Lets do a quick look at the impact that EVs feeding the grid could have. Consider 20% penetration of EVs and 200 kwhr batteries. Note that Tesla S Series cars have 85 kwhr batteries today so this seems a very reasonable and safe assumption that it will increase substantially over the next 1 – 2 decades. There are about 250 million cars in the US today so we are looking at 50 million EVs at 200kwhr in each battery pack. If all were fully charged there would be about 10 Terrawatt hours stored. The current NREL simulation shows electricity use peaking at about 0.8 Terrawatts = 800 GW. But since we are assuming a large EV fleet lets make a guess and say that it increases by about 200 GW to enable charging of the EVs. We get this number by assuming that on average the batteries are discharged by half each day. So that takes us to 1 TW. If we assume that the average car owner is going to permit 10% discharge of their car battery by the grid, then that comes out to 1 TWhr of storage available to the utility for managing grid fluctuations. In other words, if the entire grid were wind and solar powered with turbines scattered around the country, and the sun stopped shining and salt in the molten salt storage of CSP plants cooled, and the wind stopped blowing everywhere from the pacific coast to the atlantic off shore turbines, the EVs would have enough storage to provide the grid its power for a full hour. But that worst case will never happen. For example, if demand is high, price paid for electricity will skyrocket and the majority of EVs will be selling to the grid, not buying. Further, because the price will be high they will willingly discharge by more than 10%. Also, there is no precedent for wind to stop everywhere. The storage in molten salt will ride through the peak so it will contribute as well and there will be other sites with storage and production such as hydro. So actually, without rigorous study it is pretty safe to assume that the EV fleet at 20% penetration could ride through for hours of highly unusual drop-outs in available renewable energy.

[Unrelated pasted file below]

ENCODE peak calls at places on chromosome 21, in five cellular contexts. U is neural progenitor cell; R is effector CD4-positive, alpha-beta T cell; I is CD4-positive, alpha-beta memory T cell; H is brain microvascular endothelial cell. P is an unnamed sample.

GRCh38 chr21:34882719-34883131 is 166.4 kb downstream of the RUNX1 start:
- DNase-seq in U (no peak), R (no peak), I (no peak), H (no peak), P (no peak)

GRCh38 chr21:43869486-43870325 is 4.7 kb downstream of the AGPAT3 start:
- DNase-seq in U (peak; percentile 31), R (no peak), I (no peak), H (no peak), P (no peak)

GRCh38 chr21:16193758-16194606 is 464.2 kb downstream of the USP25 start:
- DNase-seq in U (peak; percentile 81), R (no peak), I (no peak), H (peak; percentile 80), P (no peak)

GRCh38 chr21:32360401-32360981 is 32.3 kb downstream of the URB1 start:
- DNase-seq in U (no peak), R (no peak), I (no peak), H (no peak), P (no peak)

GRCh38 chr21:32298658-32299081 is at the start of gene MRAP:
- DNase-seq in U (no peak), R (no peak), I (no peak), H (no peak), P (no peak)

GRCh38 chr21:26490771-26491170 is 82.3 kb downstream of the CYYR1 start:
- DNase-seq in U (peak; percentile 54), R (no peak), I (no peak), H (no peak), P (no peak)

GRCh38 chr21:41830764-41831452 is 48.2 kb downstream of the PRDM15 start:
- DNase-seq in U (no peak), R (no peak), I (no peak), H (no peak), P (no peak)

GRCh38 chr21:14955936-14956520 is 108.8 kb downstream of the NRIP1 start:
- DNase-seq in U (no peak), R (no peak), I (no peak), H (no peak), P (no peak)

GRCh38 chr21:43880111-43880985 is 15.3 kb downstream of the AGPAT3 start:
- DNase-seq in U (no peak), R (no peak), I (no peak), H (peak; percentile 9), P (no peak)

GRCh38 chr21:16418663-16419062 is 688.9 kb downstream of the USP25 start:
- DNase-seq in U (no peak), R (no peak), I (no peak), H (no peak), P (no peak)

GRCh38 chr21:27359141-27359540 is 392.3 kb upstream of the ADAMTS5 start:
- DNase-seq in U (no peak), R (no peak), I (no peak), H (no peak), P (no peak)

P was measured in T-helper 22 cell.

Even before turning the analysts loose on this, it is pretty clear we are in the right ball park. By 2035, it is hard for me to imagine that EVs will only make up 20% of the car fleet. The trends in cost reduction are powerful and people will begin to realize that EVs, that take only minutes to plug in and unplug, are far more convenient than autos that require trips to the filling station in all kinds of weather. Also, adding to the downward cost of ownership, there will be a vibrant after market for EV batteries. They will be transitioned to grid support, and the grid will increasingly have demand management. Long story short, from a technical stand point it is pretty clear that V2G passes the technology litmus test and one can see that it is reasonable to consider it as a likely option enabling deep penetration of renewables on the grid.
It is also worth noting that the EVs present a great opportunity for demand management offering further grid stabilization. So reasonable assumptions suggest that the emerging EV fleet will be fully capable of providing regulation on the grid to manage fluctuations in renewable energy. This, of course, assumes that the power transmission grid is upgraded to allow wheeling of power throughout the continent.